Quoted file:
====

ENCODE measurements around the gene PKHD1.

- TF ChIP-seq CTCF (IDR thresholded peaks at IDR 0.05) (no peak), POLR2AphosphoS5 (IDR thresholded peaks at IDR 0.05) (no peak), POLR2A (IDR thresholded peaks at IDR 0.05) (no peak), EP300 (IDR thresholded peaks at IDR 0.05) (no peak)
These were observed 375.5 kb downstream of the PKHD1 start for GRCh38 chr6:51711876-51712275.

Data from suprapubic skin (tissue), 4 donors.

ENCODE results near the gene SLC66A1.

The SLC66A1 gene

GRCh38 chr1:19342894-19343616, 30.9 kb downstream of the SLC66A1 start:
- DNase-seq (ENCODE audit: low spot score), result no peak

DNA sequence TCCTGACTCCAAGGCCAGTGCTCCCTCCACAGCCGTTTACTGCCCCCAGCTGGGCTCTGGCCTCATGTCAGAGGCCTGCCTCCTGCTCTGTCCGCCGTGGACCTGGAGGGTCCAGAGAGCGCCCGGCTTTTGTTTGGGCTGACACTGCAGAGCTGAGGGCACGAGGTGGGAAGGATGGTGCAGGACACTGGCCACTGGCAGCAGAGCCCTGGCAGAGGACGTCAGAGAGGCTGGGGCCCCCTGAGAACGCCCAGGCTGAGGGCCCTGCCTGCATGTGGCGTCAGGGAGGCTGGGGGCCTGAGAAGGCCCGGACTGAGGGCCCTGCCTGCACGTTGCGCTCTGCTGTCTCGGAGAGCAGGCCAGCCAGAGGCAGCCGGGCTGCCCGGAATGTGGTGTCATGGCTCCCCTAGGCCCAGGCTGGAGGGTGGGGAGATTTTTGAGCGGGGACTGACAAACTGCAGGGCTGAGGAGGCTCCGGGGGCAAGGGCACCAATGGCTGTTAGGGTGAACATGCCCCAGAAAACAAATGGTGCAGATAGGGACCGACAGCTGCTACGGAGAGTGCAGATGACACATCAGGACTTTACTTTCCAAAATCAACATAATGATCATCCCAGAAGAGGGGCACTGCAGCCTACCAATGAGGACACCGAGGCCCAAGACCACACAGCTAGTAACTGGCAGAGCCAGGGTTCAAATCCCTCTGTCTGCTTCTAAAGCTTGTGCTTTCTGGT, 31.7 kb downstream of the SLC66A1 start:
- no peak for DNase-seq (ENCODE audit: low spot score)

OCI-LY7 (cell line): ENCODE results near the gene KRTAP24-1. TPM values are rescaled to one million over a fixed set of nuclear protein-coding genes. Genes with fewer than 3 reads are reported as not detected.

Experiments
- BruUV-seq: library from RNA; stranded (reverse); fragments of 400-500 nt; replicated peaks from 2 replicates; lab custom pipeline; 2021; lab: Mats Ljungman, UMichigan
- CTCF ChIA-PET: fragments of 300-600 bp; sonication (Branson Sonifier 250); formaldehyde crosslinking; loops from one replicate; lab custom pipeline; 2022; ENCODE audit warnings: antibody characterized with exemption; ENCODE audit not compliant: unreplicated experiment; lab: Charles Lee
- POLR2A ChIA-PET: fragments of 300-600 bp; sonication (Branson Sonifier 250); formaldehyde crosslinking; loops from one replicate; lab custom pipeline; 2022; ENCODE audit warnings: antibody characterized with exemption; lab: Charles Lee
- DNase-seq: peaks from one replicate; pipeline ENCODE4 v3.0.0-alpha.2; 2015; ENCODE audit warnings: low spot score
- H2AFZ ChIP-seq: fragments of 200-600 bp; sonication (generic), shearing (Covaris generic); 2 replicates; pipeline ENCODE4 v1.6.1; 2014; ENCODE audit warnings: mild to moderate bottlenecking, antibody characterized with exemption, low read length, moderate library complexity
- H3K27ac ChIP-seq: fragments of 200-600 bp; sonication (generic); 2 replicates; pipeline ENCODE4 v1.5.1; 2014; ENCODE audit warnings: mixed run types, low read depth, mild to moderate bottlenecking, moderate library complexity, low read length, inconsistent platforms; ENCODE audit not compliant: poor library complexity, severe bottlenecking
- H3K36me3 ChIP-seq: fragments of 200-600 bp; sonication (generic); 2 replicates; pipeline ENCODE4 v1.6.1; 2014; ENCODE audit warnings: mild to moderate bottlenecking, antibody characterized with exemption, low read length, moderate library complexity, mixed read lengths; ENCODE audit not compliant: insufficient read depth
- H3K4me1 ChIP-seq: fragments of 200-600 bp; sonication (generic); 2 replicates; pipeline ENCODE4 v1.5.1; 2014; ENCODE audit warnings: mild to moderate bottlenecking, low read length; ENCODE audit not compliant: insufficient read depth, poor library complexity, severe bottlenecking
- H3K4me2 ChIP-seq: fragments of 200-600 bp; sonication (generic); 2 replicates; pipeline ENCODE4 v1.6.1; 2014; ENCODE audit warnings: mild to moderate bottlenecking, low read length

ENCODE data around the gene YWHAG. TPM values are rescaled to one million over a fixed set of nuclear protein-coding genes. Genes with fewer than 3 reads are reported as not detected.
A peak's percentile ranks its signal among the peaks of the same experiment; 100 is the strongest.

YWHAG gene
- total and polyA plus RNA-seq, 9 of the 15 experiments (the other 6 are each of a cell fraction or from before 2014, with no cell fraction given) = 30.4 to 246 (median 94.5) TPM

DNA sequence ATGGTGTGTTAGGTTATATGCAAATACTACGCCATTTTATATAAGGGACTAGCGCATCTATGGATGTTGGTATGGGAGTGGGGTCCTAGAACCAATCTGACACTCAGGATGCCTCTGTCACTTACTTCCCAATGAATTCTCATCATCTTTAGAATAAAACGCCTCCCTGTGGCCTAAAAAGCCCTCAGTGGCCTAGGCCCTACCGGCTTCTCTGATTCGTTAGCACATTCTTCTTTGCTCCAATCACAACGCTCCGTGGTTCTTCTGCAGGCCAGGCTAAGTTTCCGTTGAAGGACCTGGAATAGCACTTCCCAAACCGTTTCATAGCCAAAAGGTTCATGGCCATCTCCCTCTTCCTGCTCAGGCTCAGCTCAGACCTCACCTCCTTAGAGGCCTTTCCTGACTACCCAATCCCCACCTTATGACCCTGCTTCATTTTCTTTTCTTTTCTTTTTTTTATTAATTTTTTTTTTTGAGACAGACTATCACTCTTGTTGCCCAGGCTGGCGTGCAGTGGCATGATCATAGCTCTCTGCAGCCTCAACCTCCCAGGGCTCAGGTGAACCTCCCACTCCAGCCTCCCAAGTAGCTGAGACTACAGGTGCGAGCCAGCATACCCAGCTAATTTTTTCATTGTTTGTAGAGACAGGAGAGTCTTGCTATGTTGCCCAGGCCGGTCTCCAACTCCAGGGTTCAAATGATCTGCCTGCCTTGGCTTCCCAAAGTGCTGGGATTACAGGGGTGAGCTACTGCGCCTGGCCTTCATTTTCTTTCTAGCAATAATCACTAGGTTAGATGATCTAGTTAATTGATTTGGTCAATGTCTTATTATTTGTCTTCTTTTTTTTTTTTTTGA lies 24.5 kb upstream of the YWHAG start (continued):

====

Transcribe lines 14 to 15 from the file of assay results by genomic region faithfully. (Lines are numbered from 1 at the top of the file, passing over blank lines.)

- CTCF ChIA-PET: fragments of 300-600 bp; sonication (Branson Sonifier 250); formaldehyde crosslinking; loops from one replicate; lab custom pipeline; 2022; ENCODE audit warnings: antibody characterized with exemption; ENCODE audit not compliant: unreplicated experiment; lab: Charles Lee
- POLR2A ChIA-PET: fragments of 300-600 bp; sonication (Branson Sonifier 250); formaldehyde crosslinking; loops from one replicate; lab custom pipeline; 2022; ENCODE audit warnings: antibody characterized with exemption; lab: Charles Lee